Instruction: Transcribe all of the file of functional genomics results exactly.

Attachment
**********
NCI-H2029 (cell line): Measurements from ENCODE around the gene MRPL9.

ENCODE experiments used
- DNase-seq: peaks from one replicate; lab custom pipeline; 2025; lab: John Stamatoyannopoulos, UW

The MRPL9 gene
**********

NCI-H2029 (cell line): Measurements from ENCODE around the gene MRPL9.

ENCODE experiments used
- DNase-seq: peaks from one replicate; lab custom pipeline; 2025; lab: John Stamatoyannopoulos, UW

The MRPL9 gene